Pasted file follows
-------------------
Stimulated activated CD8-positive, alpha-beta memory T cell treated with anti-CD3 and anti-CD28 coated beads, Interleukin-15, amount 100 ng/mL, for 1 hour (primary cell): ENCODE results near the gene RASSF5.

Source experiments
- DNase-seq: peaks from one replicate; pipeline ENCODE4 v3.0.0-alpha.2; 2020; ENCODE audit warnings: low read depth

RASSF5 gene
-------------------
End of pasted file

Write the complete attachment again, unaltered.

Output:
Stimulated activated CD8-positive, alpha-beta memory T cell treated with anti-CD3 and anti-CD28 coated beads, Interleukin-15, amount 100 ng/mL, for 1 hour (primary cell): ENCODE results near the gene RASSF5.

Source experiments
- DNase-seq: peaks from one replicate; pipeline ENCODE4 v3.0.0-alpha.2; 2020; ENCODE audit warnings: low read depth

RASSF5 gene